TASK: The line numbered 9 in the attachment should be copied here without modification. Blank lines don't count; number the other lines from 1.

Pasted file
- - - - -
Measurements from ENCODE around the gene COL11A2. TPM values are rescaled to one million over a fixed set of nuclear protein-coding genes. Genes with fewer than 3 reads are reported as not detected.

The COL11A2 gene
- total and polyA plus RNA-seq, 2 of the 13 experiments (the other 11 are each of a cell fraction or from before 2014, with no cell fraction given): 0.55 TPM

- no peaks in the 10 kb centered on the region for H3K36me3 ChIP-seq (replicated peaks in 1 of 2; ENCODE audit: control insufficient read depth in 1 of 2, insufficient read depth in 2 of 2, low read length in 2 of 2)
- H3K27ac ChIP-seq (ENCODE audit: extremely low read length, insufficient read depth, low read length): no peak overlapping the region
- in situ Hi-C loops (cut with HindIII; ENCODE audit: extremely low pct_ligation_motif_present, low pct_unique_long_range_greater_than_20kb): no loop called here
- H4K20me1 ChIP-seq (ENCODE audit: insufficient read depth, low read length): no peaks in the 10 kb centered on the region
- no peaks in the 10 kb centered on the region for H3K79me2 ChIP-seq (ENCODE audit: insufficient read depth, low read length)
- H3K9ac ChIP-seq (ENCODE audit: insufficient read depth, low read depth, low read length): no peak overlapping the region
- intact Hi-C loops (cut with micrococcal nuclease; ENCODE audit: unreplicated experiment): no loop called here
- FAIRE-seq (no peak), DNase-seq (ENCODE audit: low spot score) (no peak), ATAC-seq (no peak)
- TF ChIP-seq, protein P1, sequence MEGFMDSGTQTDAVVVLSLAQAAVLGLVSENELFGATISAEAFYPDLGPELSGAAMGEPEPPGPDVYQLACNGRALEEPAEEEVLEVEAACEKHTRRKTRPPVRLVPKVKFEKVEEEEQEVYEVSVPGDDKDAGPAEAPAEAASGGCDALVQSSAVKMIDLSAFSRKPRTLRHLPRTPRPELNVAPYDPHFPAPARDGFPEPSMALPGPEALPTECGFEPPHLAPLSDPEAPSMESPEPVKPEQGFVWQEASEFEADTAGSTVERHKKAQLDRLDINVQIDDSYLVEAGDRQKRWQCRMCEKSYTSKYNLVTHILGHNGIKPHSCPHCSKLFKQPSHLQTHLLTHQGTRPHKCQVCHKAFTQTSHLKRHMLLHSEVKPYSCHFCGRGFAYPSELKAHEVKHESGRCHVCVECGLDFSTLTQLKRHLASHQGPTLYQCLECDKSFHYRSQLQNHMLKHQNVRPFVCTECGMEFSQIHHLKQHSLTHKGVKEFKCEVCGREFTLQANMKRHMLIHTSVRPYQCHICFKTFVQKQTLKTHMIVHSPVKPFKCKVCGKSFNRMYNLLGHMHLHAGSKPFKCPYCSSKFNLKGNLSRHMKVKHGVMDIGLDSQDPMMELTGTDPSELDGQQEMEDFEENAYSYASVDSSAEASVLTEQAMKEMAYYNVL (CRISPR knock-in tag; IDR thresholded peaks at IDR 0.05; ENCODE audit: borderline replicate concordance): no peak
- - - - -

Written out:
- H3K9ac ChIP-seq (ENCODE audit: insufficient read depth, low read depth, low read length): no peak overlapping the region